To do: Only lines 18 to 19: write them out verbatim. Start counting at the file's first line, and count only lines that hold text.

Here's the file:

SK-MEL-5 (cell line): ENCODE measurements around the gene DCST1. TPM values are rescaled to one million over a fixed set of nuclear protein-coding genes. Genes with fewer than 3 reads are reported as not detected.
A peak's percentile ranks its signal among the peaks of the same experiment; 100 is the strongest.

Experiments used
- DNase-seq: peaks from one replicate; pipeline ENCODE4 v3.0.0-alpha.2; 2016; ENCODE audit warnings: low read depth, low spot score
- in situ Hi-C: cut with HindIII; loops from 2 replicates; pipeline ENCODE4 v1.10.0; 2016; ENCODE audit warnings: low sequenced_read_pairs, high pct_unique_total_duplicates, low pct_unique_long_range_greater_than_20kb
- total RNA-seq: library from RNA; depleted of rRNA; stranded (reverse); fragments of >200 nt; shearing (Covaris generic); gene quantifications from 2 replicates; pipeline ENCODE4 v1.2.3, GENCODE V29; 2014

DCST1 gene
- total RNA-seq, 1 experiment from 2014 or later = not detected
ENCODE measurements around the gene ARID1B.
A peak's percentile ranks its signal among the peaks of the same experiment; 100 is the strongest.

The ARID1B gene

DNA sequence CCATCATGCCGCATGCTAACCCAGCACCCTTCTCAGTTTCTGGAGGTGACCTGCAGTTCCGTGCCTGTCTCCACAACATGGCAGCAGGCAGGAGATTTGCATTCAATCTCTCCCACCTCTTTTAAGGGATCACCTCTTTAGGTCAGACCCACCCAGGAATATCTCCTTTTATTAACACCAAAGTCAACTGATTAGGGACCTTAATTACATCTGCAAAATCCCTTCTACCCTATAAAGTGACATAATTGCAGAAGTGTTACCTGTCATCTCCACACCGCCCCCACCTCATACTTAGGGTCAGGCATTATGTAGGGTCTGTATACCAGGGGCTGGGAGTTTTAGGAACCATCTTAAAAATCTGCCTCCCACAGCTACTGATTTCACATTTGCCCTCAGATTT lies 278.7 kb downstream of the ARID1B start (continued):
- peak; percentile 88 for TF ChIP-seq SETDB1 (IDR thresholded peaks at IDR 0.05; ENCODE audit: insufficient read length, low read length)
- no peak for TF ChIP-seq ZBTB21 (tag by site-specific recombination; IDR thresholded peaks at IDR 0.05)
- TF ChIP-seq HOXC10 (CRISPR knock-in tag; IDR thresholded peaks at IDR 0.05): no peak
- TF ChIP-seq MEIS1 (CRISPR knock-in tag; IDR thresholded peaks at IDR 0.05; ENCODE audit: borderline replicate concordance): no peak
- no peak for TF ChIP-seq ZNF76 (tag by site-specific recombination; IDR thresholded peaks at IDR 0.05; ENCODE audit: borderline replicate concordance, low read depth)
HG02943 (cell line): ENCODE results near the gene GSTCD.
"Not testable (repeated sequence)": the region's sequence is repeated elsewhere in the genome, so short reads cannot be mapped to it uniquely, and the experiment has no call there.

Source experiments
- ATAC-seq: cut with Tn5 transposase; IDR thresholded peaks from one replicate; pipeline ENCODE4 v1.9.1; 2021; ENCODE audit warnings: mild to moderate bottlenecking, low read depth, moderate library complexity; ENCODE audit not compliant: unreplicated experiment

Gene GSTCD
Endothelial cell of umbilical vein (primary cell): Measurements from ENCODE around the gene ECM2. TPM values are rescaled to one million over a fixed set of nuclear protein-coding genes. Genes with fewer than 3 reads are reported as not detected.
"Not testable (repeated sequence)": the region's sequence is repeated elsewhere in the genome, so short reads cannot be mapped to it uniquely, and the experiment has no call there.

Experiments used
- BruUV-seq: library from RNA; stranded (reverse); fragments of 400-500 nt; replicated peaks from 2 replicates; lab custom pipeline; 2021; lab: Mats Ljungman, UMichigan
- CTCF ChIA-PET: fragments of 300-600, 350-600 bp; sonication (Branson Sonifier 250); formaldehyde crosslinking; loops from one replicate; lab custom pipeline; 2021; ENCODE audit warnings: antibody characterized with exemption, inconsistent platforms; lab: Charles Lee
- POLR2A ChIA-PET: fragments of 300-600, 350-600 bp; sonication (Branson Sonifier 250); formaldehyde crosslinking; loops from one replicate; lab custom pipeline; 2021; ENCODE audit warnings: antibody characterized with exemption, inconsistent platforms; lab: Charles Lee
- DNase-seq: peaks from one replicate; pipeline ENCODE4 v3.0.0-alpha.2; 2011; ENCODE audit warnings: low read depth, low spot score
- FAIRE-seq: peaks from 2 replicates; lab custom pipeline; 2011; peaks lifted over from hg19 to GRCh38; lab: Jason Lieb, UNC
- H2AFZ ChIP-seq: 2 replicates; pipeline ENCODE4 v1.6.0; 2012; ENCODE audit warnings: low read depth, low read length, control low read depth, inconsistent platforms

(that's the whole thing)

HG02943 (cell line): ENCODE results near the gene GSTCD.
"Not testable (repeated sequence)": the region's sequence is repeated elsewhere in the genome, so short reads cannot be mapped to it uniquely, and the experiment has no call there.